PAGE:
‘MUFFINS’, as it’s called, is a short out-take from a novel-in-progress that resonates equally with BOTH the sort of sixteen-year-old ‘young lady’ who would dye her hair purple as a fashion statement
AND with her beleaguered mother who, if the truth were to be known, and in spite of every reasonable and considered effort at understanding and compassion, did really wish that her daughter had not, in fact, DONE that very thing, with her hair.
‘Muffins’ was recorded in front of a live audience and three television cameras in the back room of the Rivoli on Queen Street West in Toronto on April 10, 1995.
In late August, seduced by waves of advance promotion, Books in Canada commissioned a fashion shoot with Leon Rooke in a tuxedo posing in a mint-condition 1959 Corvette convertible roadster parked behind the Porcupine’s Quill in a lot adjacent to a branch of the West Credit River.
Sunday, September 10, Leon Rooke in the Corvette followed revered broadcaster Shelagh Rogers dressed in her finery as Town Crier at the head of an ungainly parade which opened the Eden Mills Writers’ Festival. Television cameras from BRAVO, CITY and TVO followed the procession.
Taking advantage of the Canadian Book Information Centre’s ‘Book Bits’ promotion programme, 240 audio cassettes of the Muffins recording were released simultaneously to radio stations across the country.
The influential art magazine Border Crossings from Winnipeg reviewed Muffins as a piece of pop sculpture and allowed as to how ‘Rooke’s ante-bellum, ribald, wonderfully-enunciated narrative voice dollops out venom and wit and wisdom in equal portions.’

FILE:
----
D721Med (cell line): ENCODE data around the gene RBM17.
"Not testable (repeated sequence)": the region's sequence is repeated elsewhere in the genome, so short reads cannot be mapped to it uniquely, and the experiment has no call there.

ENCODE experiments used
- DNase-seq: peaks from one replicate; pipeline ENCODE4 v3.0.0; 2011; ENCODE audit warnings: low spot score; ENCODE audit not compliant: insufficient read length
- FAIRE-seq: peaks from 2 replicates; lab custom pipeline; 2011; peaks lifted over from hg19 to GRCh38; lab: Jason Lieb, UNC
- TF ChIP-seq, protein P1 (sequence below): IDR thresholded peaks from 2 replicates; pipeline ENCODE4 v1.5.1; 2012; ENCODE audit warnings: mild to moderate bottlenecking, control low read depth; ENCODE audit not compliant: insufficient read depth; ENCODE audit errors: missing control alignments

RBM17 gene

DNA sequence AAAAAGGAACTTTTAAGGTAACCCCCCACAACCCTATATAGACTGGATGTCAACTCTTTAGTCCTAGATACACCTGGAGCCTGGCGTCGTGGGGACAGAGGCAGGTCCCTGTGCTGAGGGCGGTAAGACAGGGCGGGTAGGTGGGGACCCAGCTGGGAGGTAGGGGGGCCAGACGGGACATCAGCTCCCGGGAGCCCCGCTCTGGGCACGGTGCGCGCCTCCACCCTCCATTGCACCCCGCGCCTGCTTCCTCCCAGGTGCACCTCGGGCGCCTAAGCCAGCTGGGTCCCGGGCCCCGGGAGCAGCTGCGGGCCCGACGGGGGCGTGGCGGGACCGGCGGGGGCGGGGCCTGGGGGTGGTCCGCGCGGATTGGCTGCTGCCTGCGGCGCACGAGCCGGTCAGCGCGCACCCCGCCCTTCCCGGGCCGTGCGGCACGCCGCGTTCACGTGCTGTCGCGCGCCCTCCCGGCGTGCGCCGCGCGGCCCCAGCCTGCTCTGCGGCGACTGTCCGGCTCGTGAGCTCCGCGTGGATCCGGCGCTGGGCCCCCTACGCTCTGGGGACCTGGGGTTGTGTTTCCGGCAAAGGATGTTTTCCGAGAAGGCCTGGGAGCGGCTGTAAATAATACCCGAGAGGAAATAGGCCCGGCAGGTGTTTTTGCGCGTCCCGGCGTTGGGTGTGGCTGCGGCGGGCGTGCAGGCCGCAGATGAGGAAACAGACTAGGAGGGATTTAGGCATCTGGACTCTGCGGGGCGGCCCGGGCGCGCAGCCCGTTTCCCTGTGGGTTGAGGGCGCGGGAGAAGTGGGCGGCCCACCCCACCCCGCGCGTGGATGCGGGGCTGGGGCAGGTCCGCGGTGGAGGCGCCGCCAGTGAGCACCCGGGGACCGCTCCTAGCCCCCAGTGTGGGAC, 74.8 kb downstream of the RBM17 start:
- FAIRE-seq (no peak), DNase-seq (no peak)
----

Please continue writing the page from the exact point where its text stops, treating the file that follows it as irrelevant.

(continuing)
Le Devoir, a newspaper not frequently given to reviewing English-Canadian literature, calls Muffins an ‘anachronisme rigolo’ and ‘un geste de defi bien’.
The October 1995 issue of Books in Canada features Leon Rooke on the cover and trumpets his ‘hit single’. The lead article in the magazine is devoted to Muffins in which the author is quoted as saying
‘McClelland & Stewart would not have the faintest interest in doing such a book as this little Muffins book. And my prevailing sense is that they have scant interest in my work overall … So I suppose the answer really is that simple. I suspect I’m considered very off the wall, very eccentric, very offbeat, not nearly mainstream enough, too quacky, too grotesque, too weird, too unconventional, not exciting enough — who knows?’
Muffins sold 536 copies, worldwide, in the twelve years following its release in September, 1995.